Just how smart is Mo Rocca, the Zeliglike humorist who provides such a positive role model for geekdom at large?
He has been able to recite the capitals of the world since he was 8 or 9. Much of modern pop culture swirls in his head, and Rocca can dispense it with speed and precision. He is multilingual and a close student of U.S. presidential history — especially the quirky bits. He is on the radio, on television, onstage, online and in print.
The true measure, however, might pertain to the world of food. Rocca has embraced it with all his intellectual rigor — right up to the point of cooking it himself. He’s smart enough to get others to do that for him, on a TV show that has just been picked up for its second season on the Cooking Channel ( My Grandmother’s Ravioli).
“The stomach is the portal to history, to science, to family,” he declares. “I don’t open my oven. But I have become good at chopping.”
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Rocca began doing commentary on CBS Sunday Morning in 2006 and prefers his current gig as contributor of segments on, say, the influence of Mexican hot dogs and the history of Caesar salad.
“I ran out of opinions,” he deadpans. “It was unsustainable. I like being the Charles Nelson Reilly of food.”
The reference to the late comedic actor seems off the cuff. But at 43, Maurice Rocca chooses his words and imagery with purpose. Reilly was a lively presence on many TV talk shows and game shows in the ’60s and ’70s, a campy quipster with a love of theater and a background in children’s programming.
Some adults maintain few vestiges of their childhood selves. In Rocca’s case, traits were established that delight his colleagues and cause his fans to gush on Twitter: He is driven by curiosity, a natural kibbitzer, a gentle prankster, unaffected by fame.
“He is fascinated by things the average person wouldn’t even think about,” says Vance DeGeneres, a friend and fellow Daily Show alum. “I can’t think of anyone else like Mo.”
Rocca spent formative years watching those Reilly-era TV shows at the modest family home in Bethesda, Md., where his Colombian-born mom, Maria Luisa “Tini” Rocca, still lives. When he wasn’t memorizing the almanac or working his way through the set of World Book encyclopedias, he was finding ways to make his family laugh. There were tap dancing lessons, even a little ballet, and he entertained classmates all along the way, including Harvard (Hasty Pudding president).
After post-graduation study of kabuki theater in Japan, he moved to New York in 1992. Soon enough, road-company theater gigs and friends who knew friends welcomed him into a world that, in turn, offered opportunities in television.
Rocca says he “really learned to write” when he worked on Wishbone, a children’s show on PBS about a Jack Russell terrier whose daydreams followed story lines of classic literature.
“I was always good at parodies, but making Aldous Huxley’s Time and the Machine accessible to 6- to 11-year-olds requires great effort,” he says. “A plot needs to keep moving forward. Shouldn’t all narrative do that?”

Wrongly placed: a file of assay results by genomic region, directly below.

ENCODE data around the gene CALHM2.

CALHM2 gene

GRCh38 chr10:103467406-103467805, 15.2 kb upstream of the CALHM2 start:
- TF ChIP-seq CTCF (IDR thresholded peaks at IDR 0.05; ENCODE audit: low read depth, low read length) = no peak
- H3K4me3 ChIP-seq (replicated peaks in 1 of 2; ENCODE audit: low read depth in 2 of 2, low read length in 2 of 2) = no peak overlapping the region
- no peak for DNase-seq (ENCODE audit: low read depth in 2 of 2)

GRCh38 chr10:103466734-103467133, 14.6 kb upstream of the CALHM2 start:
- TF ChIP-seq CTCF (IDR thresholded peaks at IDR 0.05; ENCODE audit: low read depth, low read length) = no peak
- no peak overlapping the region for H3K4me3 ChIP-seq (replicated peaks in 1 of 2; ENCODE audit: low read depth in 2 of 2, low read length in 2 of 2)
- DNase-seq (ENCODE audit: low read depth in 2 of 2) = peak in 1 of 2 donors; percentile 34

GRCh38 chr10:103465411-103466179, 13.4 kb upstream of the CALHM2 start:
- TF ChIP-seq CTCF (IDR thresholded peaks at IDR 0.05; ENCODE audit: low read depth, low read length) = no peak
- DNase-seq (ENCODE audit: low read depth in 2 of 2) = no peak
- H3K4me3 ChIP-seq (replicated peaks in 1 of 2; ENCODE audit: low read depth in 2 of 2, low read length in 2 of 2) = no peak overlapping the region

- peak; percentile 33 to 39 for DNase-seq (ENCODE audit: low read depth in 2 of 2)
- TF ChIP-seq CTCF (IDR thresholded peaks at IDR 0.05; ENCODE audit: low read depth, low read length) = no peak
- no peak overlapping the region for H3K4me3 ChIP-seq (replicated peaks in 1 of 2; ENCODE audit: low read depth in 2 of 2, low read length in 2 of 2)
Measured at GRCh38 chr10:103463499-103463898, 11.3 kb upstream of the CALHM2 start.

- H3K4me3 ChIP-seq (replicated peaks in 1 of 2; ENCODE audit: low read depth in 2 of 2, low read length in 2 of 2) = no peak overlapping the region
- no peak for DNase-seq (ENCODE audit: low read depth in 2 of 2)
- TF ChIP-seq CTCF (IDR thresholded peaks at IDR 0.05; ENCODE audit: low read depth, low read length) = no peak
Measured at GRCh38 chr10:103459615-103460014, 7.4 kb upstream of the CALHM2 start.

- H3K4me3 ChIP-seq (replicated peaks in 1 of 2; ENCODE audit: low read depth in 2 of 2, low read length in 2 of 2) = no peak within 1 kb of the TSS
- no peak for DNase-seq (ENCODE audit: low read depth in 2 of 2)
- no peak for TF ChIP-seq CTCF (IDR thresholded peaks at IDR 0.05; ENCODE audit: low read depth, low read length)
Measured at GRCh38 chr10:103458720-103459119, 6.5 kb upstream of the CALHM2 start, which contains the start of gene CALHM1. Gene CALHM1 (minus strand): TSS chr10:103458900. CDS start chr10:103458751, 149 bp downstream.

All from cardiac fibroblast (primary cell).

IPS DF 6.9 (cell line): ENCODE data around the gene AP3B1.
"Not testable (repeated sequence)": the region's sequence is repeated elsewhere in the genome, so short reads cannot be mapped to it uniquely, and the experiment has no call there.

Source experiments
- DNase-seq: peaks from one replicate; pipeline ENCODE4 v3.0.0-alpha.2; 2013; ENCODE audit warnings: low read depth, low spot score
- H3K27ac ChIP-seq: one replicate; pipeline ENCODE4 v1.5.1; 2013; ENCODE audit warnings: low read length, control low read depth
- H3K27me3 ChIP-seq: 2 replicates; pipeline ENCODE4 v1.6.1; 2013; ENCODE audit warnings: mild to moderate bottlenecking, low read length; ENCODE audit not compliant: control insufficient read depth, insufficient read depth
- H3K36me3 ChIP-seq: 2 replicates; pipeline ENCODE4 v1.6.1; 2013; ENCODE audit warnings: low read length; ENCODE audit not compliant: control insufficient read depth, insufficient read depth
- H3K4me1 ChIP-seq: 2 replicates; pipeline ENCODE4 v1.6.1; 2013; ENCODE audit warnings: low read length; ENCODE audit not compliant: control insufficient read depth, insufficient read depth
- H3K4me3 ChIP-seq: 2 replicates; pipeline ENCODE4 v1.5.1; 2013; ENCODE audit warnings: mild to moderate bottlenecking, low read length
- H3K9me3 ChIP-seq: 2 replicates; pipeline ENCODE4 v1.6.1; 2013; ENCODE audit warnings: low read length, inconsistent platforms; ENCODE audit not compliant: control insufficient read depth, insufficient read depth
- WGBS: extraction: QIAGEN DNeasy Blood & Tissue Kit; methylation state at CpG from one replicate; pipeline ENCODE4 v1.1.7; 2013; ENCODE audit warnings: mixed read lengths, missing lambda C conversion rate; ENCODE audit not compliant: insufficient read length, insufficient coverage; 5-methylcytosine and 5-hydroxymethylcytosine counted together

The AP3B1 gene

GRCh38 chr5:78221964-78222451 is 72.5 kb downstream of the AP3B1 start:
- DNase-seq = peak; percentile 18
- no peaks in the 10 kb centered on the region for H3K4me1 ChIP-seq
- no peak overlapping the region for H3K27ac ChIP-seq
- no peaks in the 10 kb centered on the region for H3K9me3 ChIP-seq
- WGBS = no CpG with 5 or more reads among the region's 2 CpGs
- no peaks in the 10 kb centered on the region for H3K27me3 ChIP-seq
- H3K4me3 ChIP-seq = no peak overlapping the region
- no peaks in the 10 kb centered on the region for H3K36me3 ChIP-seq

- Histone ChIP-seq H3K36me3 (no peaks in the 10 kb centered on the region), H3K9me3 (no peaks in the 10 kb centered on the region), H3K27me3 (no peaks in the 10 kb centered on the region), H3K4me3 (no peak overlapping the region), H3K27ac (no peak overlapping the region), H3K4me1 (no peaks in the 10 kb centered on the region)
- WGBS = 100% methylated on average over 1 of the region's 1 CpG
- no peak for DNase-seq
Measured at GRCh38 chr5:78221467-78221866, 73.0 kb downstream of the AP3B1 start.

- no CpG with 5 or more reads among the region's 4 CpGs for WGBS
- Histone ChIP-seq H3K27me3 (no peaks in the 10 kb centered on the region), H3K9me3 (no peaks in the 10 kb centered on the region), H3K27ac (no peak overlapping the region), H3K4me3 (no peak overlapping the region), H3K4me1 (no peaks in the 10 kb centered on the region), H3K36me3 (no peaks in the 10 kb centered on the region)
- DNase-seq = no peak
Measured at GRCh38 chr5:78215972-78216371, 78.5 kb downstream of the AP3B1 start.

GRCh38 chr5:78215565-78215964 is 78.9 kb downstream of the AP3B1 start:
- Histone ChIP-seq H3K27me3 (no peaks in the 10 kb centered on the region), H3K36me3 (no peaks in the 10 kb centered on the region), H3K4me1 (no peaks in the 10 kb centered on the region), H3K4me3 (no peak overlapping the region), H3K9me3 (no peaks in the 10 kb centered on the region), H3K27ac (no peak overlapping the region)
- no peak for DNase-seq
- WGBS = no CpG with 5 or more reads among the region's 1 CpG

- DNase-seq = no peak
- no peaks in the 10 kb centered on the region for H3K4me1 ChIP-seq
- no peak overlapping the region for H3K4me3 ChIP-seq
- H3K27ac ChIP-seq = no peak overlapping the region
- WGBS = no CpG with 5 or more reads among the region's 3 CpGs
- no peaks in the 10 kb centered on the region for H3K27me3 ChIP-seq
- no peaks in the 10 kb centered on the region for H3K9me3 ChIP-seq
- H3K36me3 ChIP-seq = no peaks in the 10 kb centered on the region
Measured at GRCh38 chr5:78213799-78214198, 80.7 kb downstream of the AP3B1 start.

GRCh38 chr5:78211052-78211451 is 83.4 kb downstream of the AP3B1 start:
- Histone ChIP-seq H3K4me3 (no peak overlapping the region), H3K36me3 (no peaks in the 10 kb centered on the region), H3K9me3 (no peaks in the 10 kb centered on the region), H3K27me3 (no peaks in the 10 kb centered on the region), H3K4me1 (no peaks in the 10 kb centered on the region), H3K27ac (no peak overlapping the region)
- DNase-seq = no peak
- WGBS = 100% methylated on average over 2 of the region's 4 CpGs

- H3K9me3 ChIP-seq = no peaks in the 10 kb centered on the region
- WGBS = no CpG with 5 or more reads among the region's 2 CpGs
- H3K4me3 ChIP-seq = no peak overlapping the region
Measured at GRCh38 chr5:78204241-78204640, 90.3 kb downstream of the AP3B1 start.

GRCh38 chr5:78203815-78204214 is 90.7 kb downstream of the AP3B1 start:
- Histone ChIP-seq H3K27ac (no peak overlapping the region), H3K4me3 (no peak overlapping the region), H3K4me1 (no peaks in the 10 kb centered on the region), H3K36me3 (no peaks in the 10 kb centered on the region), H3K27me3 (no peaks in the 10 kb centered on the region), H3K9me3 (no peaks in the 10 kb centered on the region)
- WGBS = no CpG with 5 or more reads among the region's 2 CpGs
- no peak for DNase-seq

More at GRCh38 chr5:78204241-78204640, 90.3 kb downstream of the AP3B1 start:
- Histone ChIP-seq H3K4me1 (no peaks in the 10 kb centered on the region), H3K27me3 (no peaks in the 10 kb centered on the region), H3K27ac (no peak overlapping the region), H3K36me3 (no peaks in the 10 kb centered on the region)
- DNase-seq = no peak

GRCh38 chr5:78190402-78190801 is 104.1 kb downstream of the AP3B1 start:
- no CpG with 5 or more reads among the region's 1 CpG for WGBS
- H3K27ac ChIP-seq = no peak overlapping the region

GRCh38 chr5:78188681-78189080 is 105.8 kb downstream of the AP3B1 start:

His unlikely career in food television began eight years ago, when a friendly acquaintance with a Food Network exec led to 10 appearances as a guest judge on Iron Chef America.
Next came an offer to host the network’s Food(ography) series: 39 episodes over 1 1/2 years. Relating history, recognizing food’s significance, interviewing people on camera were all skills of Rocca’s that he put to good use. He got to know food celebrities but didn’t hang out with them.
“Paula Deen follows me on Twitter,” he says with conviction.
Rocca had pitched his idea for a show that featured older generations teaching the younger ones how to cook family dishes. With some Mo-mentum behind it, the second pitch got the green light once the Cooking Channel began airing more original programming.
The Sundays of Rocca’s youth were spent at his grandmother’s apartment, where great Italian meals came out of a tiny kitchen. Guilt, he claims, inspired My Grandmother’s Ravioli. He didn’t realize how good the gravy was until it was gone. But he has become savvy about what makes good television.
“He is who he is, on camera and off,” says Gideon Evans, executive producer at the Cooking Channel. “A complete original. A good conversationalist. We have similar sensibilities in that ‘MGR’ was supposed to be about bringing out characters, not a cooking show about ingredients.”
The end result has its charms, and its shtick: 20 minutes of Rocca engaging his host, making jokes at no one’s expense, taking instruction on how to extract the bite out of sliced onion, season jerk chicken or pronounce “kreplach.”
The day after our interview, he agreed to a Grandmother’s Ravioli-style session with Helene Mankowitz, a stylin’ 71-year-old retired makeup artist.
The dish du jour is chicken and egg noodles. It is close to her heart. Simple, one-pot comfort food. Her late mother learned to make it as a Romanian child transplanted to Pennsylvania Dutch country. Mankowitz has committed the recipe to memory, so she’s nervous about measuring this and that.
Within minutes, they have struck up a playfully antagonistic rapport. She teaches him how to chop celery. He looks for approval.
About an hour later, the pair has tasted from the pot and adjusted the seasoning. Rocca would push for more black pepper, but this is not his show. He praises the tenderness of the meat and the texture of the noodles and carrot coins; Mankowitz needs to get off her feet. The back-and-forthing has reached a more intimate, supportive level. It would warm the cockles of the toughest customer. It would make good television.